This month the podcast features Tobi Downing, with nearly 3 decades of experience in the anti-violence movement, she’s had the opportunity to co-lead a state coalition in NY, laid the groundwork for an Intimate Partner Fatality Review team in Philadelphia, and most notably she has had the honor of working with and serving families of murder victims for almost 15 years.
Tobi speaks with us about how leadership expectations are often a reflection of the dominant culture. She shares honestly about the ways that she, as a Black woman, has challenged expectations of being the “Superhero” at work, coupled with what she calls, “the mammy dynamic.” She pushes back on the term “impostor syndrome,” as an individualistic explanation to a systemic disparity in leadership support for Black and Brown women. As movement leaders, we must understand how the United State’s history with enslavement and colonialism colors our leadership expectations for and perceptions of Black and Brown Leaders, including in the movement to end gender-based violence.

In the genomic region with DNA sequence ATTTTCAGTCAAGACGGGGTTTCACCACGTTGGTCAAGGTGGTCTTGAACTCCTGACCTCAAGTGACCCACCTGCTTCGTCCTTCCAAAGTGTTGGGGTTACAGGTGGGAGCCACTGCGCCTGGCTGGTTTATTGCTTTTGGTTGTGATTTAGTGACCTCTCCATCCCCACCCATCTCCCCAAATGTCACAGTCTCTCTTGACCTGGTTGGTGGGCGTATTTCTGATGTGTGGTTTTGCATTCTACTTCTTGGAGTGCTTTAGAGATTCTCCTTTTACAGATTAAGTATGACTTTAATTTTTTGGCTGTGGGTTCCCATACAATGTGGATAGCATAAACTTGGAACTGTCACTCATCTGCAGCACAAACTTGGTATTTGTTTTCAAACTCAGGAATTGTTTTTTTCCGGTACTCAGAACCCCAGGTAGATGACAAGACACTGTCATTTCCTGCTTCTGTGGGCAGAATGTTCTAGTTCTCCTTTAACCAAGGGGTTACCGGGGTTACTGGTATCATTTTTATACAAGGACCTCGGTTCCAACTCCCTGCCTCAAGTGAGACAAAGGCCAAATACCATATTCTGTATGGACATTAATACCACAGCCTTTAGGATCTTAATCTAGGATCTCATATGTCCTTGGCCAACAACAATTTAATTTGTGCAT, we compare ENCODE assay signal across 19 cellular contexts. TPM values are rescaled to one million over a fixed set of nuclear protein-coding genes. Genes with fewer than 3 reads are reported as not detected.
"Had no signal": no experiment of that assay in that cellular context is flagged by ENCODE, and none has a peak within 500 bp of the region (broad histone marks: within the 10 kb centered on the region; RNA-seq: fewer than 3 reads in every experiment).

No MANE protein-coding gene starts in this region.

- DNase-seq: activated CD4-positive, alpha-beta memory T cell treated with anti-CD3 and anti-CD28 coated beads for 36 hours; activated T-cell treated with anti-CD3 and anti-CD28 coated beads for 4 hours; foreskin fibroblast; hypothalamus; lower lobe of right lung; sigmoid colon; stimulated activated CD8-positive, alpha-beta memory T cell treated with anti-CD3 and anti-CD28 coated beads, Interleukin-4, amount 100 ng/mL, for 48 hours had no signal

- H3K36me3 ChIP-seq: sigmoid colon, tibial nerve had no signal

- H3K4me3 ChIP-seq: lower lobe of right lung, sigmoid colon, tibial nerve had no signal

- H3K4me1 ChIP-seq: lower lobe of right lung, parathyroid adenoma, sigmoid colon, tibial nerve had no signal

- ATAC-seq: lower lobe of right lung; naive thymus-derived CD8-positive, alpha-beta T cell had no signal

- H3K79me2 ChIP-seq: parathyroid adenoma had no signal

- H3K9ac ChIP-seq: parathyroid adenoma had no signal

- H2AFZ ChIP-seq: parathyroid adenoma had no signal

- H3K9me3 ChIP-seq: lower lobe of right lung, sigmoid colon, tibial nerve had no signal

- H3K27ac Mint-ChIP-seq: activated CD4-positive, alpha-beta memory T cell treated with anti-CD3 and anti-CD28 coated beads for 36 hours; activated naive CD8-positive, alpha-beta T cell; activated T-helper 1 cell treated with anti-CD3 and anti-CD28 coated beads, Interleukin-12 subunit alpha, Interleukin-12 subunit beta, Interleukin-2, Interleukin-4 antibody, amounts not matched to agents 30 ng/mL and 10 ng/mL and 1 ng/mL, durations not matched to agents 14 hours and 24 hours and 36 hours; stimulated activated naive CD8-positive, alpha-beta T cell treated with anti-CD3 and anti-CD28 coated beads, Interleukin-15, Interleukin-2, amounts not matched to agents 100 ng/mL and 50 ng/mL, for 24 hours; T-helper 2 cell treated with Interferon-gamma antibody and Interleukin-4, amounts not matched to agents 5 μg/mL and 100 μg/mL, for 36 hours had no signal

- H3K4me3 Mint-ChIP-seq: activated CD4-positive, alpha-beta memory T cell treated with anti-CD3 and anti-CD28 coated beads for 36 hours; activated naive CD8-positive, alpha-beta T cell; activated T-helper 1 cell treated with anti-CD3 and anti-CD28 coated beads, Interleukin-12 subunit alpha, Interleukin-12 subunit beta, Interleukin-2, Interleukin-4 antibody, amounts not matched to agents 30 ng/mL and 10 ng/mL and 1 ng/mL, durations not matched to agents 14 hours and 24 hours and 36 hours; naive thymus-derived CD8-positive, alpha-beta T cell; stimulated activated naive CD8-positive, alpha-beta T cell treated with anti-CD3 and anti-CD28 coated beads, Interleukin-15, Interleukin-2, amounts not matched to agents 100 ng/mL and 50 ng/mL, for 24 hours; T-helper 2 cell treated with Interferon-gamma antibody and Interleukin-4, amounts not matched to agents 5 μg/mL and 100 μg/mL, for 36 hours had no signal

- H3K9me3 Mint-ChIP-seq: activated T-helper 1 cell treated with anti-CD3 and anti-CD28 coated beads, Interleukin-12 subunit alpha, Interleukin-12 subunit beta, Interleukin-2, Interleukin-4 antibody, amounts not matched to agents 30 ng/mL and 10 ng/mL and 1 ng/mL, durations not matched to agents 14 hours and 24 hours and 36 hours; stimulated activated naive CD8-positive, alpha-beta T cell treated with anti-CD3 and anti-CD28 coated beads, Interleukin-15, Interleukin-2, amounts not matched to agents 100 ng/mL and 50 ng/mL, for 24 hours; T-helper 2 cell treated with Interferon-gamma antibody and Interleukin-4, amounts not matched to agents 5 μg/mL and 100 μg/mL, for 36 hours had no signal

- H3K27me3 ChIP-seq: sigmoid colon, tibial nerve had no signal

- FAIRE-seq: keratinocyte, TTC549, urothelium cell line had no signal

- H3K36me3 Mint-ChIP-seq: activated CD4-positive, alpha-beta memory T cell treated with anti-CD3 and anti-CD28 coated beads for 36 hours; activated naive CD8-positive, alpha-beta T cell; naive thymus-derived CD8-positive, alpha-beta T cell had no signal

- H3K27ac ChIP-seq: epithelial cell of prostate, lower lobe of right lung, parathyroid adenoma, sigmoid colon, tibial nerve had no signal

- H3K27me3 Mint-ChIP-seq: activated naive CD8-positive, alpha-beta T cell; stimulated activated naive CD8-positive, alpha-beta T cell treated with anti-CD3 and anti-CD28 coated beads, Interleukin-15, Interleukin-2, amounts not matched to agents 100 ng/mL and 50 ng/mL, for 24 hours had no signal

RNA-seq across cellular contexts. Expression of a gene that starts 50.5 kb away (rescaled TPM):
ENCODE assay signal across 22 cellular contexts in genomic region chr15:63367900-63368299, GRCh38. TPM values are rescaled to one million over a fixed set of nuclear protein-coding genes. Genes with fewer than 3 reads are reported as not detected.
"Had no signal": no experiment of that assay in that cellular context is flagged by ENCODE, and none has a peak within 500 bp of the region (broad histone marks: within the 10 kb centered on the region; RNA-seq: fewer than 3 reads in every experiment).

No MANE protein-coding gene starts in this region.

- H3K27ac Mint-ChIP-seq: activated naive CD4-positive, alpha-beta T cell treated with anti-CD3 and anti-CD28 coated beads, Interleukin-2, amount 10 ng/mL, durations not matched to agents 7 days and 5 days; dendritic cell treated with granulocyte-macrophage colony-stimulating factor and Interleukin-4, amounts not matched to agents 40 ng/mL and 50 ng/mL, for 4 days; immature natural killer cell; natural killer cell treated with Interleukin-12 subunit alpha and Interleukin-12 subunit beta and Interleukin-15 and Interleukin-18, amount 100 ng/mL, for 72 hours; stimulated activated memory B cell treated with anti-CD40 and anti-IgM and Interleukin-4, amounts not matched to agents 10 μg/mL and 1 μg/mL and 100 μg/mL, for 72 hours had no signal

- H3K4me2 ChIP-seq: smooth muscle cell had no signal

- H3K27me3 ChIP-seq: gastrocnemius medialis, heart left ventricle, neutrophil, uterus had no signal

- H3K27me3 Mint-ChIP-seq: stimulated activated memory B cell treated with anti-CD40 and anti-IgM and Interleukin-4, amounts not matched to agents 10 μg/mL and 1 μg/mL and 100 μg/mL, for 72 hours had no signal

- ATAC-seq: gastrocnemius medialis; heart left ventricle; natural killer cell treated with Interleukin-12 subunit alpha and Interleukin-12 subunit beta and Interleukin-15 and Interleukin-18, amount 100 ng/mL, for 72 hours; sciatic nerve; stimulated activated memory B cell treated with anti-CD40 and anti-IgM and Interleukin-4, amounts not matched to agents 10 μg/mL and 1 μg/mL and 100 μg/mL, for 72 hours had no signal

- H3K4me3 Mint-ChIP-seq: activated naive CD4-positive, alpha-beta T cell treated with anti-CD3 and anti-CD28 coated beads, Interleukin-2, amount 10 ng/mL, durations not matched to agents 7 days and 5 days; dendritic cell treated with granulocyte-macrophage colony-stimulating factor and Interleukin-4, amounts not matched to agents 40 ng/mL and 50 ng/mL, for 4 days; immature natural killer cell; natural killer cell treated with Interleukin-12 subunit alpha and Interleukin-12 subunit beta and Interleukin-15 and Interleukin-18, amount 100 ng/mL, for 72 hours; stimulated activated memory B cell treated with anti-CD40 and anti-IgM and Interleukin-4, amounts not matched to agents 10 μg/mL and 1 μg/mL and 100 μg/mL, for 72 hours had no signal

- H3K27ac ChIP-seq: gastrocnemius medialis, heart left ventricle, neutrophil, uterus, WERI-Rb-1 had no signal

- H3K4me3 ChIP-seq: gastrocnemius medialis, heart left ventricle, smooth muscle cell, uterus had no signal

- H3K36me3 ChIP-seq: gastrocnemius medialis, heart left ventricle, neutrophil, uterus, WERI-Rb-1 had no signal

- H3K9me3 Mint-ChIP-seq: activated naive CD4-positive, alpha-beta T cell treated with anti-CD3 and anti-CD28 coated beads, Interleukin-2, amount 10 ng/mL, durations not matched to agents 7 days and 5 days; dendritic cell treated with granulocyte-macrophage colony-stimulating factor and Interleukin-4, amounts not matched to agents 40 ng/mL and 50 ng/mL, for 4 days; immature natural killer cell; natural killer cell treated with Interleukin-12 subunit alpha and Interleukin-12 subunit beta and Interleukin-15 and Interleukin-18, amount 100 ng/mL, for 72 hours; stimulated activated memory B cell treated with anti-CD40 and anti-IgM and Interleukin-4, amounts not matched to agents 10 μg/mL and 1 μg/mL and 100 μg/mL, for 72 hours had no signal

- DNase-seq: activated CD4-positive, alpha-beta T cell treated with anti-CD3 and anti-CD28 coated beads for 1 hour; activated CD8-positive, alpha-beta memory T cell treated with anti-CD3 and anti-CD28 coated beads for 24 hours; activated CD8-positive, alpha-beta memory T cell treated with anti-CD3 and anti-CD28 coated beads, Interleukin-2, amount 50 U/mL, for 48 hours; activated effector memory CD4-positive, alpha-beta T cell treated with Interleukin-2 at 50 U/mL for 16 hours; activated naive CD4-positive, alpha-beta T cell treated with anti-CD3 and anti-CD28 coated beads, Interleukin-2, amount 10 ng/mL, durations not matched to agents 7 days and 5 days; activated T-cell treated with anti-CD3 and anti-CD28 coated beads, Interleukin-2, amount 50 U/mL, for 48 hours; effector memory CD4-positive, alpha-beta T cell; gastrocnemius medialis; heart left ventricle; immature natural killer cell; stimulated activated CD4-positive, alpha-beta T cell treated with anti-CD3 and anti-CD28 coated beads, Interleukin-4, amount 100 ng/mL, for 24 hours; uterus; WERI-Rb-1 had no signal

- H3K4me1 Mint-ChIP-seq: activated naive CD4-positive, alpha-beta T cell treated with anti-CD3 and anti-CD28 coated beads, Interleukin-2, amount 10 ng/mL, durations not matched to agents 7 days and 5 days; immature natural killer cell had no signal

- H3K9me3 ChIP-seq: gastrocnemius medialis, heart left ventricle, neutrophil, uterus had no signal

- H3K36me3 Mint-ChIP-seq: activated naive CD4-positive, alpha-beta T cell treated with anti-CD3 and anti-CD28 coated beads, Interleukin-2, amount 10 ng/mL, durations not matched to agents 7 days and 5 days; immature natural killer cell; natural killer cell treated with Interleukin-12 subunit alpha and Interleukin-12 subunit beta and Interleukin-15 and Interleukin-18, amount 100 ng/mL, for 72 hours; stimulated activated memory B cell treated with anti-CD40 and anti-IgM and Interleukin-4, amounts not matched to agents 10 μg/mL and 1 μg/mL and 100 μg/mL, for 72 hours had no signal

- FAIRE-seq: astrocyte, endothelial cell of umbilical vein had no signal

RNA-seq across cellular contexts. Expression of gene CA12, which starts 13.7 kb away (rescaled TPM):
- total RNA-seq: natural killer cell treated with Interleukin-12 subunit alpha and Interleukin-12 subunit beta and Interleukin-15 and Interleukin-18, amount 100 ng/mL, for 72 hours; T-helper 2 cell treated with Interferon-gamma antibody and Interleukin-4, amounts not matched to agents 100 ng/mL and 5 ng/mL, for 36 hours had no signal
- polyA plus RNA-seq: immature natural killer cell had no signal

We invite aspiring leaders in the movement to listen and learn from Tobi’s story of how historical perceptions have impacted her on her path to feeling like an imposter to becoming an authentic leader.
This project is supported by Grant No 2020-TA-AX-K022 awarded by the Office on Violence Against Women, U.S. Department of Justice. The opinions, findings, conclusions, and recommendations expressed in this program are those of the authors and do not necessarily reflect the views of the Office on Violence Against Women, U.S. Department of Justice.